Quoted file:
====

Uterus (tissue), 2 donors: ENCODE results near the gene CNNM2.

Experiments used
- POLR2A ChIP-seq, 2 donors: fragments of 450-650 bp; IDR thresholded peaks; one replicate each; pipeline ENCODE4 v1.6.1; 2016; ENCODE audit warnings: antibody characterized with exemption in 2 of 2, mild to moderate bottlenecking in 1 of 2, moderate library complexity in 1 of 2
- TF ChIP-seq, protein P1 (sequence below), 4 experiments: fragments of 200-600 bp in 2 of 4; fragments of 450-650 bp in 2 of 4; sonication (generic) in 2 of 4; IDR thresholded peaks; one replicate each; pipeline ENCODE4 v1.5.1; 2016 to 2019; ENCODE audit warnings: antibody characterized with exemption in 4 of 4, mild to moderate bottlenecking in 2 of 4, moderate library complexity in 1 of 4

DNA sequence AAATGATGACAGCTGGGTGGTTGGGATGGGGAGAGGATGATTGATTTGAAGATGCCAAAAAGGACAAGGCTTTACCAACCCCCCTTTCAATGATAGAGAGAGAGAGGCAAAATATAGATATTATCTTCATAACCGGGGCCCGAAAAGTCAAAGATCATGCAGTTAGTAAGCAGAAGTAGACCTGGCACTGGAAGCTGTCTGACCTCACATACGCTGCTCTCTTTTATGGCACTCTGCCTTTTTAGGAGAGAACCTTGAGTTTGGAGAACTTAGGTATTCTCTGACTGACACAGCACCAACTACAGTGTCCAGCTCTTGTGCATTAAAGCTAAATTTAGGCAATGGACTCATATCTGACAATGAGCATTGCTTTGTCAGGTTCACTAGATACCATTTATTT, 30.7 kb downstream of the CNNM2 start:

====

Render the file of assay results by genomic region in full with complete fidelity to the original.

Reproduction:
Uterus (tissue), 2 donors: ENCODE results near the gene CNNM2.

Experiments used
- POLR2A ChIP-seq, 2 donors: fragments of 450-650 bp; IDR thresholded peaks; one replicate each; pipeline ENCODE4 v1.6.1; 2016; ENCODE audit warnings: antibody characterized with exemption in 2 of 2, mild to moderate bottlenecking in 1 of 2, moderate library complexity in 1 of 2
- TF ChIP-seq, protein P1 (sequence below), 4 experiments: fragments of 200-600 bp in 2 of 4; fragments of 450-650 bp in 2 of 4; sonication (generic) in 2 of 4; IDR thresholded peaks; one replicate each; pipeline ENCODE4 v1.5.1; 2016 to 2019; ENCODE audit warnings: antibody characterized with exemption in 4 of 4, mild to moderate bottlenecking in 2 of 4, moderate library complexity in 1 of 4

DNA sequence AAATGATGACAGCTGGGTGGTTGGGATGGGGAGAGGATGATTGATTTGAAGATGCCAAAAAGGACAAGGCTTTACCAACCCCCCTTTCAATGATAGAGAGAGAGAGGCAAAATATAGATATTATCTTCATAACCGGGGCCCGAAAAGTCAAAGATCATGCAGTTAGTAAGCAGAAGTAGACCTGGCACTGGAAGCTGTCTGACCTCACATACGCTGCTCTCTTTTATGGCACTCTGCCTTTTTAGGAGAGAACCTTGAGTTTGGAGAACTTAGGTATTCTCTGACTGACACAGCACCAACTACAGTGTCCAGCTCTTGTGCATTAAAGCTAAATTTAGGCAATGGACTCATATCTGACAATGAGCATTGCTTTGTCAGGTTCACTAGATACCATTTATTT, 30.7 kb downstream of the CNNM2 start: